Have you ever been forced to watch The Breakfast Club by one of your hipster friends, suffering through all the whining those self-absorbed brats engage in, while you friend acts like it’s some great revelation about how hard it high school is and thought just how awesome it would be if all of them were viciously murdered by a giant tree?
I know! Who hasn’t wished for a scene where instead of Molly Ringwald arguing with Judd Nelson, both of their chests would be split wide open by really pointy limb? Or that Anthony Michael-Hall’s head would be crushed in a giant wooden claw hand? In short, Scarecrow, is the movie for folks whose favorite character in The Breakfast Club is Principal Vernon.
A group of disparate students are all serving Saturday detention together. Much like The Breakfast Club, these kids are all various flavors of teen angst. There’s the boy and girl who dress in black and pick on the nerd who draws. There’s the goodie two-shoes who is a rookie at Saturday detention. There’s another girl who has been passed around between a lot of relatives. And there’s a guy who is just regular guy. There may have been two of them, but they were so regular, I can’t remember.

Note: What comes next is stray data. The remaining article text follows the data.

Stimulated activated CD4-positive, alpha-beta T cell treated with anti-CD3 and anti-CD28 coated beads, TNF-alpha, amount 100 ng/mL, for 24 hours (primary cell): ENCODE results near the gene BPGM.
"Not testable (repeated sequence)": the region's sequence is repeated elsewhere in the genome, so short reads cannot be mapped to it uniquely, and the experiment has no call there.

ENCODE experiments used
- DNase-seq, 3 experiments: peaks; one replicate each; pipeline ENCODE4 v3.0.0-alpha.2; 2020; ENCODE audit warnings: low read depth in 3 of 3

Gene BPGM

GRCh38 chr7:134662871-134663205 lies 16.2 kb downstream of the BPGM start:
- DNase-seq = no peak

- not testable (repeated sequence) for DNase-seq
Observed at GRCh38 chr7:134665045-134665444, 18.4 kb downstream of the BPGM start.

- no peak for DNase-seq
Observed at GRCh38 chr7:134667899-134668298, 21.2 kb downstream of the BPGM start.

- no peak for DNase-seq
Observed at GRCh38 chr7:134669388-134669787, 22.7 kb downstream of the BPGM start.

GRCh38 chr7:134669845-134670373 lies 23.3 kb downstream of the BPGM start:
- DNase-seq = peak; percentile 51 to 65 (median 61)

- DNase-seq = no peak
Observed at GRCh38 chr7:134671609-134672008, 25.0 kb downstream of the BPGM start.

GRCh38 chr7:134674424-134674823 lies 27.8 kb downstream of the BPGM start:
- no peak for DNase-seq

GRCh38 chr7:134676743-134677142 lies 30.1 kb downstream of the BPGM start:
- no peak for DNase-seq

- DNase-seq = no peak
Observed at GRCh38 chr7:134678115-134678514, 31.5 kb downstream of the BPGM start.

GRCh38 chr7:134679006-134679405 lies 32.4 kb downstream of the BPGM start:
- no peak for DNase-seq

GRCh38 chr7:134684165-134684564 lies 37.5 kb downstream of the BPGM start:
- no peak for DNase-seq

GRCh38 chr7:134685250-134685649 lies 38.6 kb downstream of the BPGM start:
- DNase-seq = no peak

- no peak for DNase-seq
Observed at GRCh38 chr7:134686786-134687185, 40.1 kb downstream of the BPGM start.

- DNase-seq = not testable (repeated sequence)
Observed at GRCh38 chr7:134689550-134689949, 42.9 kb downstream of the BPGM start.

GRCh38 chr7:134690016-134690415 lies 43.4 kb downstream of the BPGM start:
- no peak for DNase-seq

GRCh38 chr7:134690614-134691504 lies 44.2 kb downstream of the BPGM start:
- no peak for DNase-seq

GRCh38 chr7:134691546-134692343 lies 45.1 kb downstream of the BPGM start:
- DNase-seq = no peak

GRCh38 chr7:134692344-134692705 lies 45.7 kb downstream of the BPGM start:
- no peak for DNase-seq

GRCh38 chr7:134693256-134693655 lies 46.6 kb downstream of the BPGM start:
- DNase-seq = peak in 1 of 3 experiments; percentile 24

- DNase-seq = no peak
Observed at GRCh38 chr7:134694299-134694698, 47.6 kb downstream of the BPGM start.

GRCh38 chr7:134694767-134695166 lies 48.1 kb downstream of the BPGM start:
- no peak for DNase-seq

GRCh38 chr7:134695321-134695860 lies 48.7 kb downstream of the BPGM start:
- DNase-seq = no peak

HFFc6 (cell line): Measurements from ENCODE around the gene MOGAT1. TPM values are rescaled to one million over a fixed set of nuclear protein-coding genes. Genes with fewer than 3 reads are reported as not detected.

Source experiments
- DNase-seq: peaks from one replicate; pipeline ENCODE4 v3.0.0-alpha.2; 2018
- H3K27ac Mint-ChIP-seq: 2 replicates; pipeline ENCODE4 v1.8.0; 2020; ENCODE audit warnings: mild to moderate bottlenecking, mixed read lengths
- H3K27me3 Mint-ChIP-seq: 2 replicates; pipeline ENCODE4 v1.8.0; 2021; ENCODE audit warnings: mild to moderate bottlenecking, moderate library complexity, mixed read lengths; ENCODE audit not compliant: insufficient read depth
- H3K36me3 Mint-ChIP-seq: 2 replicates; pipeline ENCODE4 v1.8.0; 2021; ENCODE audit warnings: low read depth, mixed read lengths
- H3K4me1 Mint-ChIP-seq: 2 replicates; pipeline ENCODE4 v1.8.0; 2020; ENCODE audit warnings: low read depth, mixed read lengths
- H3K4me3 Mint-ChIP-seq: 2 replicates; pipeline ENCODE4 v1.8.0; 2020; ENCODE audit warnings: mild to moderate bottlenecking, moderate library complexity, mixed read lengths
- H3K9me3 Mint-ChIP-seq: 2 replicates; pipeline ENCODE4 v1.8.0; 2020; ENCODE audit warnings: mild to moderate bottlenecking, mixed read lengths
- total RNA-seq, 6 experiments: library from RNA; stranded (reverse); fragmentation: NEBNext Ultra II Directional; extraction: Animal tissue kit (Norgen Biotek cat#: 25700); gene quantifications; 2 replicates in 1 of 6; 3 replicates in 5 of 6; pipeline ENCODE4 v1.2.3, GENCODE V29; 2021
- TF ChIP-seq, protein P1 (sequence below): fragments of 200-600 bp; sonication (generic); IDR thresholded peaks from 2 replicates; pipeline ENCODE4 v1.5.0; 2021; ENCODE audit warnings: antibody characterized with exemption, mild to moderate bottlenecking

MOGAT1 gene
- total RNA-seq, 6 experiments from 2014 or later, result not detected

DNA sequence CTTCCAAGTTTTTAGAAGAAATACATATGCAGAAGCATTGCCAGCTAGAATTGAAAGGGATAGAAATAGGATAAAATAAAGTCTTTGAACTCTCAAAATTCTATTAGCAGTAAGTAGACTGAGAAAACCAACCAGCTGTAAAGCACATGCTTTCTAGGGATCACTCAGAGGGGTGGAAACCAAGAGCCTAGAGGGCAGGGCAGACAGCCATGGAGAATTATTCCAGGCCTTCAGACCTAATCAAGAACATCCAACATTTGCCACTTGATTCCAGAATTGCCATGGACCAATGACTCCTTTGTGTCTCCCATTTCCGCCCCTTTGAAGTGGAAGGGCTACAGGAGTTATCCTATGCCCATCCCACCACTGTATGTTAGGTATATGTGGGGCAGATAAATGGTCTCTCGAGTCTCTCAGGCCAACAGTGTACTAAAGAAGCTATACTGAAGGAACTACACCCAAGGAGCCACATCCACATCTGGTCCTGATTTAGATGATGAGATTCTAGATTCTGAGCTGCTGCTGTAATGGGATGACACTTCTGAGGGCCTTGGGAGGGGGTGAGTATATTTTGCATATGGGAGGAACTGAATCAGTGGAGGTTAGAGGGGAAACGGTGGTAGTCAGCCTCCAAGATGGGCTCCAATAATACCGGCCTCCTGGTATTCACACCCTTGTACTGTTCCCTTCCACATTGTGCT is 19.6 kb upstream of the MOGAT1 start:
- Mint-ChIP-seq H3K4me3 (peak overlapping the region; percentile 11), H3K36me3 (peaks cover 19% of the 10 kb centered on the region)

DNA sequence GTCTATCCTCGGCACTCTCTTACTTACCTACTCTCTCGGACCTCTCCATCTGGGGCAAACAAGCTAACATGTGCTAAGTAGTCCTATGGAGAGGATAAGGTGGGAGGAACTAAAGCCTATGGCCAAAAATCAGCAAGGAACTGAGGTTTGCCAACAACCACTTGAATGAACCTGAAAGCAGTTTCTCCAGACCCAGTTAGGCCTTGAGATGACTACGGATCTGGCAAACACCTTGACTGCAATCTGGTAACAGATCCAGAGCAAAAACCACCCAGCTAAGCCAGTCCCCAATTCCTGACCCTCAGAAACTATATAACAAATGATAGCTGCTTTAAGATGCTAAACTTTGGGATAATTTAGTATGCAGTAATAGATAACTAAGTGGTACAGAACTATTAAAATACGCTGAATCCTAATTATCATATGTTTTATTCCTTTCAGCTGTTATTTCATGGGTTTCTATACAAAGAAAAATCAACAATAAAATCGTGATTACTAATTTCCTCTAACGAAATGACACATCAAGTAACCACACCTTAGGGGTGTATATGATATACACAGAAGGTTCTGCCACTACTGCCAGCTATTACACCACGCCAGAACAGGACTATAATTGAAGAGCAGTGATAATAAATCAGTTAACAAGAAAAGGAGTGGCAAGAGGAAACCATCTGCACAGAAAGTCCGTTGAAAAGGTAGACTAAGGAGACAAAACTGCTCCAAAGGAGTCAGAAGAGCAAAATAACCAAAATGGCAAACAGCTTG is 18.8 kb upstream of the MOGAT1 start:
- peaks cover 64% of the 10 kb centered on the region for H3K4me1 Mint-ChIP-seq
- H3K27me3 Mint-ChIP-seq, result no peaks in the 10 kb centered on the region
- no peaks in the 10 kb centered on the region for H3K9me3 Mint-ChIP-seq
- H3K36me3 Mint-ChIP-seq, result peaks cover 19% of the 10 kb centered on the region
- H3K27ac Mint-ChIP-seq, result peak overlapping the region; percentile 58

Their detention mission is a simple one: load up onto the school bus, travel out to the old Miller farm, disassemble the scarecrow there and bring it back to town for the annual Scarecrow festival held before Halloween. Freaking milk run, right? What could possibly go wrong? It’s not like you need Delta Force to haul some ratty straw man off his post and dump it in the back of the bus, right?
But the teacher in charge of this field trip is Aaron and the mission is a lot more personal for him than he lets on. You know the old Miller farm? Same family as his old flame Kristen! She left for the big city, choosing her career over their love and it took him two years to recover! And now she shows up to help with the Scarecrow recovery effort!